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Developing a Critical Infrastructure Cybersecurity Strategy

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Given the blossoming of attacks on organizations — from energy to health care firms — the need for robust critical infrastructure cybersecurity has expanded. 

Takeaways include the following:

  • Critical infrastructure protection is a long-standing priority, but many organizations lag in their response to cyberthreats. 
  • COVID-19 has broadened the definition of critical infrastructure while also providing a reminder for enterprise companies to question which systems are essential to operations. This article builds on the advice in chapter one of this series in “Addressing IoT Security Challenges From the Cloud to the Edge.”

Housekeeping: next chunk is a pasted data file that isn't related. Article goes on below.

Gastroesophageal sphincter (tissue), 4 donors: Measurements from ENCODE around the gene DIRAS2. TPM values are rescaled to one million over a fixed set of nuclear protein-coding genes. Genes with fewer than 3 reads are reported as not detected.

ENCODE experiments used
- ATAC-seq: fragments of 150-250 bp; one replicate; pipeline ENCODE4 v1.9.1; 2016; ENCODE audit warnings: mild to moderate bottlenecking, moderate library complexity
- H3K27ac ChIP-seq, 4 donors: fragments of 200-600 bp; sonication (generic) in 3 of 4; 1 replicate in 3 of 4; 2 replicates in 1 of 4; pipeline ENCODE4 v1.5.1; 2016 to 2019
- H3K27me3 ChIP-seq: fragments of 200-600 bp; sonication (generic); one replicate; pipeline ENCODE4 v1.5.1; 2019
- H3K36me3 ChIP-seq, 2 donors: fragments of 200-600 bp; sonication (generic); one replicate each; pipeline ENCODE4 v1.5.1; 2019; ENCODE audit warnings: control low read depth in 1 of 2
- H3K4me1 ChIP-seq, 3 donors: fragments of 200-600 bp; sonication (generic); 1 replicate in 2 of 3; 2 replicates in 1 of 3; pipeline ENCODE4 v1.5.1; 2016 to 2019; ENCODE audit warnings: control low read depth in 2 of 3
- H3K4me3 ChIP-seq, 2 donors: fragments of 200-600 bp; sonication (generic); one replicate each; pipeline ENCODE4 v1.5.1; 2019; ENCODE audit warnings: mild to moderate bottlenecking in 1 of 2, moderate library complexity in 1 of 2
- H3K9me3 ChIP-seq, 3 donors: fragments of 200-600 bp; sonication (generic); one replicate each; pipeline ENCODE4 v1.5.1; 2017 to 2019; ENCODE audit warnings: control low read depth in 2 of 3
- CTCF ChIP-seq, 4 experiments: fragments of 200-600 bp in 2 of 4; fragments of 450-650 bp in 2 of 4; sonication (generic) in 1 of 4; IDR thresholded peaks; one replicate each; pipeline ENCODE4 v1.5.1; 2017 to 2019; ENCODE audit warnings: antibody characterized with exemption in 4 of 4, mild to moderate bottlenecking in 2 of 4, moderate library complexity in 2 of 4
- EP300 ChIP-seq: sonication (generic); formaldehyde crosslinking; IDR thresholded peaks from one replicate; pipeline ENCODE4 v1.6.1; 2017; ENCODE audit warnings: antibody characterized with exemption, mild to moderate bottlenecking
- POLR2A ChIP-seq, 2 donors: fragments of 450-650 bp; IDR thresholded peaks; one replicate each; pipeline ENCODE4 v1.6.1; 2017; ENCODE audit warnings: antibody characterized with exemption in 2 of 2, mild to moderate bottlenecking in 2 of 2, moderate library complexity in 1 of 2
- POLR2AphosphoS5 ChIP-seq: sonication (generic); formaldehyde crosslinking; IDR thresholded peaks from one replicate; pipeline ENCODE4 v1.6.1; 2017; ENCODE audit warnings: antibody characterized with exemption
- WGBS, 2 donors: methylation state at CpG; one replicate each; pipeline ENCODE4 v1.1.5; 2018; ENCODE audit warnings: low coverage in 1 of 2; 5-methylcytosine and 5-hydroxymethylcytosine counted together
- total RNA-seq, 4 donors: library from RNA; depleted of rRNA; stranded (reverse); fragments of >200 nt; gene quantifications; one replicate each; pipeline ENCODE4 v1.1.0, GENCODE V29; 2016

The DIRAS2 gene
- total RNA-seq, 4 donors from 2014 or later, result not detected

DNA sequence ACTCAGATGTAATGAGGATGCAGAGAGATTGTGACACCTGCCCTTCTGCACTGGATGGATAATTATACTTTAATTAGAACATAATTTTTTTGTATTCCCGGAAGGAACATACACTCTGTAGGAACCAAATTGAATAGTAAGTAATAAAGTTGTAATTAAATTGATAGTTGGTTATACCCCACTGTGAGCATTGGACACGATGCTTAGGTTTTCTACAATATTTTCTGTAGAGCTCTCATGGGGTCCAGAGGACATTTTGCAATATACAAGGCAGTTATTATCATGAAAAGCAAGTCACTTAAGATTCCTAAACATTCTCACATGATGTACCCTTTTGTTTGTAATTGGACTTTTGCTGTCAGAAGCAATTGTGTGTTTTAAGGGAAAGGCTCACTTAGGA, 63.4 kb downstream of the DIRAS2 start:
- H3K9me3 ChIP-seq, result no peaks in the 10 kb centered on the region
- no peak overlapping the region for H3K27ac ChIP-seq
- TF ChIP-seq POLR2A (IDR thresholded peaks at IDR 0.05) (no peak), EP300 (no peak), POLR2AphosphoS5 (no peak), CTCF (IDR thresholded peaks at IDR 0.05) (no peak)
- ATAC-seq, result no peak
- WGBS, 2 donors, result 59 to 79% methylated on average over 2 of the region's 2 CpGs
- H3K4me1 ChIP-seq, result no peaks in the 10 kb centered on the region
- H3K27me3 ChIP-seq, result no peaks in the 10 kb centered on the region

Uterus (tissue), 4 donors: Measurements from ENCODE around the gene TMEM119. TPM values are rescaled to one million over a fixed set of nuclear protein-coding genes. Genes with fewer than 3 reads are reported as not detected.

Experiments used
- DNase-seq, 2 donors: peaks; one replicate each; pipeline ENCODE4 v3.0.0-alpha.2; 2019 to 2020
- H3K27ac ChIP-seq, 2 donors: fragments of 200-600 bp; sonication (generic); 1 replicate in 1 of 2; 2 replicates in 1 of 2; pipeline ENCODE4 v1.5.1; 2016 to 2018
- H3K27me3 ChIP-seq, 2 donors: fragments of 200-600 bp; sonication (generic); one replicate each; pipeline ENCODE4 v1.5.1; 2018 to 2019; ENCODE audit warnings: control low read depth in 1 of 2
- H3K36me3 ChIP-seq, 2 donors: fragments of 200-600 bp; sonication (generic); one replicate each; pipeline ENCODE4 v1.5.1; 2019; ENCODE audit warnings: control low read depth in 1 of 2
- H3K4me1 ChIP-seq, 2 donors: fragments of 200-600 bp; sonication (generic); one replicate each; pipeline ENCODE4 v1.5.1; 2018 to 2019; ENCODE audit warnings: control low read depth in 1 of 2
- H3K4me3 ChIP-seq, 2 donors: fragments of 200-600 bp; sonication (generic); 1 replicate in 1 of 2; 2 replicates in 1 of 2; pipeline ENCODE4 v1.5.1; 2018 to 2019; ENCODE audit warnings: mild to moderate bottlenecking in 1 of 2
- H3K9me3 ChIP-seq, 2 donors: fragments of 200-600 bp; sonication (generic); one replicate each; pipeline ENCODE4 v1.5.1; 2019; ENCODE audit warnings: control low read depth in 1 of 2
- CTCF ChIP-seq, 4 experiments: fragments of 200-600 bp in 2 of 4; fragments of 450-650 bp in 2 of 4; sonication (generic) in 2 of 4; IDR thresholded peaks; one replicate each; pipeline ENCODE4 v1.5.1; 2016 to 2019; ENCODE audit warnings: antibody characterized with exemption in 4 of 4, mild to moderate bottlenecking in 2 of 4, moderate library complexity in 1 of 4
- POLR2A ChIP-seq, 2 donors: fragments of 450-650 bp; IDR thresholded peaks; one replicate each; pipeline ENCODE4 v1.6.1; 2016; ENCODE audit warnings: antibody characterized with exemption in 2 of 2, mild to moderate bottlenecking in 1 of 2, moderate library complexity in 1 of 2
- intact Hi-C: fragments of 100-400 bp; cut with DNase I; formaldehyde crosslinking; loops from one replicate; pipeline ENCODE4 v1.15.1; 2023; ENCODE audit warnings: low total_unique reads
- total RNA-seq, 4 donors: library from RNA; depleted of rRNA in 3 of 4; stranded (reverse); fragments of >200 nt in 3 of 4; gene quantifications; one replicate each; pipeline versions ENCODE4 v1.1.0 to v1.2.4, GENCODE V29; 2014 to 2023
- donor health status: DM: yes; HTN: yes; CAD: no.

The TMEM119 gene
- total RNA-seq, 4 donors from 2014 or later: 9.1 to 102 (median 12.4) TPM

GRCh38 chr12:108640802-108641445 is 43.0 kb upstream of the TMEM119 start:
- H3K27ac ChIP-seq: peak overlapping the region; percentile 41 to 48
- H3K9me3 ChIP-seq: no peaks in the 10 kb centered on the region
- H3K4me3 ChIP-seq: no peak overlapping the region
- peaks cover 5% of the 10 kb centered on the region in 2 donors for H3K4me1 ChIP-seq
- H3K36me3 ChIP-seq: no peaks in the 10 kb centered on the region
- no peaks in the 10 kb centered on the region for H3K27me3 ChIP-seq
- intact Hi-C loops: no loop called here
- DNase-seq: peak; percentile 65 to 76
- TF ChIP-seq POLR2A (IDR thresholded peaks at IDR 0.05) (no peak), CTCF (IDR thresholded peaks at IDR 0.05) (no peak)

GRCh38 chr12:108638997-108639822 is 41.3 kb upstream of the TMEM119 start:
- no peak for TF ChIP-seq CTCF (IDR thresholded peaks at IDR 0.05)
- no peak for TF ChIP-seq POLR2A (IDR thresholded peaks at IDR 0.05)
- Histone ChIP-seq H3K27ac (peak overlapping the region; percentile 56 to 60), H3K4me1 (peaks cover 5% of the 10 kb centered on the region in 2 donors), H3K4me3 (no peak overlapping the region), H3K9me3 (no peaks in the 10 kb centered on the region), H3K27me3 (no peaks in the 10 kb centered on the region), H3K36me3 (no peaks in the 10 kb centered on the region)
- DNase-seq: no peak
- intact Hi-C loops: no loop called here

• Organizations managing critical infrastructure should develop a proactive cybersecurity posture, but coronavirus-led disruptions heighten the challenge. 

By now, the need for comprehensive cybersecurity for critical infrastructure is clear. Public accounts are widespread concerning the risk of malicious actors targeting the electrical grid, dams, voting systems and other federally designated critical infrastructure. But the majority of organizations that provide essential services have taken only incremental steps in addressing cyber risk. “Many [operational technology] organizations have pretty nascent cybersecurity programs,” said Sean Peasley, a partner at Deloitte.